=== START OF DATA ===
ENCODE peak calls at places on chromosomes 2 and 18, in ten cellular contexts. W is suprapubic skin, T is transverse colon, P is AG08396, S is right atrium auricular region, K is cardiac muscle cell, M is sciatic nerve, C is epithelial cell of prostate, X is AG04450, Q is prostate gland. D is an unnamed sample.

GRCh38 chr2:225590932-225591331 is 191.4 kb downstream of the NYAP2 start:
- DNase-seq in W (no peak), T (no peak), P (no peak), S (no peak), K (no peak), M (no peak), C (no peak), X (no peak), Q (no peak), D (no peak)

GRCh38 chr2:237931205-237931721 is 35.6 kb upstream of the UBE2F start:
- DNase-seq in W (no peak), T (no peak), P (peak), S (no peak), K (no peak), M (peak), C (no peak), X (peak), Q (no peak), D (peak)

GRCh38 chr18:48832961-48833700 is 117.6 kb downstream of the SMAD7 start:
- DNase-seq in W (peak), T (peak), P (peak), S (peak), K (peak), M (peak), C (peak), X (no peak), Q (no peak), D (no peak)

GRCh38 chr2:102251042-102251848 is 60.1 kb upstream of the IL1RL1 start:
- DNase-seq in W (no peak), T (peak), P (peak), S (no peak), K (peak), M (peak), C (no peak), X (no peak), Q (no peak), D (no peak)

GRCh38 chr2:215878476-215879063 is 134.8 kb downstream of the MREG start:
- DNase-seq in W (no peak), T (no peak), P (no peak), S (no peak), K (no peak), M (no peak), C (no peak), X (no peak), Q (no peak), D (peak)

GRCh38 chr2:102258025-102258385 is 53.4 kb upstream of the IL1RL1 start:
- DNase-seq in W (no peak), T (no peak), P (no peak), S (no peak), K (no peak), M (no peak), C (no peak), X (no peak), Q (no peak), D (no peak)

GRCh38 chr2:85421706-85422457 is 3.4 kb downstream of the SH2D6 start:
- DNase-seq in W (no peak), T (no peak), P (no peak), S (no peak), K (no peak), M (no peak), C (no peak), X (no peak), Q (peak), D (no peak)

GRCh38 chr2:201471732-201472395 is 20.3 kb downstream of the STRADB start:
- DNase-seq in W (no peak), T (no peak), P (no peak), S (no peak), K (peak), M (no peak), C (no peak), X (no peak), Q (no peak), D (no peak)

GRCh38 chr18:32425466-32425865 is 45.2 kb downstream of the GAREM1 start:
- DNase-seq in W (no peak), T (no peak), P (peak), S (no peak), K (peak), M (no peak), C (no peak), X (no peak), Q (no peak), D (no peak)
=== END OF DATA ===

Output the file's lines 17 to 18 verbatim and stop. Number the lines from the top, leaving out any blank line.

- DNase-seq in W (no peak), T (no peak), P (no peak), S (no peak), K (peak), M (no peak), C (no peak), X (no peak), Q (no peak), D (no peak)

GRCh38 chr18:32425466-32425865 is 45.2 kb downstream of the GAREM1 start: